We moved into our house over 26 years ago and have always had a great relationship with all of our neighbors. The neighbor who lived directly next door to us moved a few months ago after living in the house for 25 years. Since the new owner has moved in, we've had nothing but problems with him (and it doesn't help that he has a record and is currently going through a very bitter divorce). Immediately after moving in, he upset most of the neighbors by having all of the properties surveyed so that he could find where his boundary lines were. When we first moved into our house, we had the property lines surveyed and built our driveway and structured our lawn accordingly. At the time, we were told that 3 inches of our driveway ran over onto the neighbor's property, but we both agreed that this was not a problem. 25 years later, the new neighbor says that our driveway runs over 6 inches onto his property, and he drove an iron rod into it to prevent us from using our own driveway! He installed the rod one day while we had a plumber fixing something in our house, and the plumber had to drive through our entire lawn to get out. We're now left with a useless driveway and a completely ruined front yard. The big question is that we've been told that the previous owner's lack of care and concern would enable us to claim the 6 inches of property as abandoned and would allow us to get an easement on it, granting us use of that property. Is this possible? Is there anything we can do? -- Amanda from Coopersburg, Pa.
I am sorry to hear about the treatment you are receiving from your not-so-nice new neighbor. In Pennsylvania, easements are either "express" or "implied." Since there was nothing written down, the agreement you had with your former neighbor did not create an express easement. An implied easement is inferred based on the intention of the parties. Courts look at several factors to make that determination. There is also an easement by prescription, which involves a claim that the use of the land has been open, notorious, adverse, continuous and uninterrupted for 21 years. You need to consult with an experienced real estate lawyer. You might have to ask a court for an injunction to stop your neighbor from doing what he is doing. Sounds like a judge is going to have to get involved in your dispute.
I live in Montana but entered into an email agreement to purchase a used vehicle from a Utah dealership based on an Internet ad and both verbal and email communications that the vehicle was safe. Warranty or "as is" were never discussed. The dealership accepted full payment from my mother and entered into a written sales agreement with my husband when he picked it up. They failed to provide temp tags, which were part of their sales agreement with me, so I registered and drove the vehicle for the first time one day outside their "three-day buyer's remorse" window. I immediately notified them of an antifreeze leak (fumes are toxic), but they have refused liability stating the vehicle was sold as is. This was on the paperwork my husband signed but was not on their website or told to me in our many verbal and written discussions. Who was their contract with: me, my mom who sent payment or my husband who signed the contract? Can my mom demand her money back? Can one of us sue them for deceptive practices? Can I sue them for not informing me it was sold as is? Do I/we have any other legal options? -- Tanya from Choteau, Mont.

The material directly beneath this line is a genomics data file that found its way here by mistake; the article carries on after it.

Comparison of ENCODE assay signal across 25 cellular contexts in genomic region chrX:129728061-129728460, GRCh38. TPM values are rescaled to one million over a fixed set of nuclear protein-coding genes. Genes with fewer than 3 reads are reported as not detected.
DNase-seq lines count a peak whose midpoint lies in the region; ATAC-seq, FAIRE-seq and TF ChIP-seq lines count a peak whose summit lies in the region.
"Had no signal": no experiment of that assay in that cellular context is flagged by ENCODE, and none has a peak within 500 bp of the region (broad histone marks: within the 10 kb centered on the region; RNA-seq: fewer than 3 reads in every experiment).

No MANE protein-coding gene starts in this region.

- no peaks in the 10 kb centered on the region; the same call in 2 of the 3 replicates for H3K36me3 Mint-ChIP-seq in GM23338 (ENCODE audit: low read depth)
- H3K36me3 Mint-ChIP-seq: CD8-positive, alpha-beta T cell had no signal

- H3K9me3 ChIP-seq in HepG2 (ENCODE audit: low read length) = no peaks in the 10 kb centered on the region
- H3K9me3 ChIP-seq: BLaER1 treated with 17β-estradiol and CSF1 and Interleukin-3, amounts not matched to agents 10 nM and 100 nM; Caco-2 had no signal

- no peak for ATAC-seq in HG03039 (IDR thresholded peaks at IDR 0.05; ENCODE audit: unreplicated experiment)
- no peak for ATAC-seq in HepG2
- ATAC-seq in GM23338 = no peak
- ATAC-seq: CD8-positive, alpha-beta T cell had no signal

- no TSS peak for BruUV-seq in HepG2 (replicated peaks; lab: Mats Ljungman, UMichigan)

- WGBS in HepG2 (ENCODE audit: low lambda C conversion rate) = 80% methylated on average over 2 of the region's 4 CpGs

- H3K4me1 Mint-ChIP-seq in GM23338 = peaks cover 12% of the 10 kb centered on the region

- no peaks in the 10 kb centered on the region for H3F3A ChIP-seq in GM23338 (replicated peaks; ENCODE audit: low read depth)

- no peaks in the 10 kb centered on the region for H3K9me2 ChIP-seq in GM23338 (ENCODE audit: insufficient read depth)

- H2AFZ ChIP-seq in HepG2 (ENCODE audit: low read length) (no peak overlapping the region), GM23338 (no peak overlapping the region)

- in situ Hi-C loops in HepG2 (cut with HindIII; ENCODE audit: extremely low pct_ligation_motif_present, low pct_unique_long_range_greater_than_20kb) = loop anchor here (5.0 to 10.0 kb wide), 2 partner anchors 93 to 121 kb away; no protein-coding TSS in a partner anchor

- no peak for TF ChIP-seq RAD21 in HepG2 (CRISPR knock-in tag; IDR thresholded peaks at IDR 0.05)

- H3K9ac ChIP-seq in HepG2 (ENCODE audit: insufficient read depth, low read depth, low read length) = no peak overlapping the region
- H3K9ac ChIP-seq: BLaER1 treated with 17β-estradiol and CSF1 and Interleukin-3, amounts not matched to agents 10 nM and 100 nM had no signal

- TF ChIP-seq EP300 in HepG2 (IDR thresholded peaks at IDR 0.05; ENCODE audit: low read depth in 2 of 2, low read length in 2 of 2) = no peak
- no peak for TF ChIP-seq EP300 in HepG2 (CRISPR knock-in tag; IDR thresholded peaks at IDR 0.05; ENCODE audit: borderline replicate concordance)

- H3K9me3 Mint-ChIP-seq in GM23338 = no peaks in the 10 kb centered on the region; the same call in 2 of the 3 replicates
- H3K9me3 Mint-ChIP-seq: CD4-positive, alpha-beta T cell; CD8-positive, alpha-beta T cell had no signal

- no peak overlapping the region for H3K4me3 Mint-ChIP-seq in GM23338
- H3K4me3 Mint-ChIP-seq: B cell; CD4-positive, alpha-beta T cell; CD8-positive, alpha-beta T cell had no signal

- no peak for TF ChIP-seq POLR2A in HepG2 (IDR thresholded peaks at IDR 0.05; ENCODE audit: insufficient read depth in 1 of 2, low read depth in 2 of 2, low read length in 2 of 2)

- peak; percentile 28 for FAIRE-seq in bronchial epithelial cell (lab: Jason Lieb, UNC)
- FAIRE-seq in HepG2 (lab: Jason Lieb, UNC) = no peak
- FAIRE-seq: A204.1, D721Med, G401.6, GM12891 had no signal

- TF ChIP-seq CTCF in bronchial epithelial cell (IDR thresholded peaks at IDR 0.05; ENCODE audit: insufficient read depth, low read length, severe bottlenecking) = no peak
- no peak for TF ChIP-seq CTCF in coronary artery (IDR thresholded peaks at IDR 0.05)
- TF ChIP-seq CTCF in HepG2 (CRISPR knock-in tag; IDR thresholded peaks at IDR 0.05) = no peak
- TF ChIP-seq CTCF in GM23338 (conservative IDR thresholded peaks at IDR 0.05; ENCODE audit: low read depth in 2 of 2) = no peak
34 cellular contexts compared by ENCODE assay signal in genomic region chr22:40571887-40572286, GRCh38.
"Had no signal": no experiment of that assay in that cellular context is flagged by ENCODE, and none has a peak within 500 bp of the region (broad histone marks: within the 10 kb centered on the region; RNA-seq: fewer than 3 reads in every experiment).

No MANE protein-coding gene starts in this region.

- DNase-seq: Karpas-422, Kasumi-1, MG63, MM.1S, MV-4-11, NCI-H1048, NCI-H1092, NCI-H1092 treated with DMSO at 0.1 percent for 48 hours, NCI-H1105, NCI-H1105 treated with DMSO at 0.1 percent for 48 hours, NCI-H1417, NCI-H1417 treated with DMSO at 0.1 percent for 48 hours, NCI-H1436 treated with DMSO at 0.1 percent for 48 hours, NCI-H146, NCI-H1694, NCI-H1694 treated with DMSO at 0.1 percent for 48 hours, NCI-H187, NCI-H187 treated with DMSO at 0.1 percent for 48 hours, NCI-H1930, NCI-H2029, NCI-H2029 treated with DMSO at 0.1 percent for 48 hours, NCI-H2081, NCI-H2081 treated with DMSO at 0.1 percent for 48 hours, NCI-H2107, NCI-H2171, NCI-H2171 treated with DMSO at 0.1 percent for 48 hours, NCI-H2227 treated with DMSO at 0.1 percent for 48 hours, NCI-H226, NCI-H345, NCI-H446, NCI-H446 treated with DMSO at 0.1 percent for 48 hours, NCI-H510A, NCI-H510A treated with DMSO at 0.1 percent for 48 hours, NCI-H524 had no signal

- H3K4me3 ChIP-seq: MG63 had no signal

People have problems when buying a car in person from a dealership. Your experience highlights the difficulties that can be encountered when buying a car online. The contract is the controlling document. You said that the words "as is" are on the contract. That means the vehicle was sold without any warranty. A contract is an agreement between the signing parties. If your husband signed the contract, then he is the party to the contract, not you or your mother. I suggest you file a complaint with the Utah DMV about your experience with this dealership. Here is the contact information: Motor Vehicle Enforcement Division Utah State Tax Commission; 210 N. 1950 West; Salt Lake City, UT 84134. Or call toll-free at 800-662-4335.
(Jackie Glass is a lawyer and former district court judge from Las Vegas, Nev., who is the new host of CBS's daytime legal affairs program, "Swift Justice With Jackie Glass." Visit www.SwiftJustice.com for more information, and submit your legal questions to Jackie by emailing email@example.com. You can follow her on Twitter at @theJudgeGlass.)Copyright 2012 by Tribune Media Services, Inc.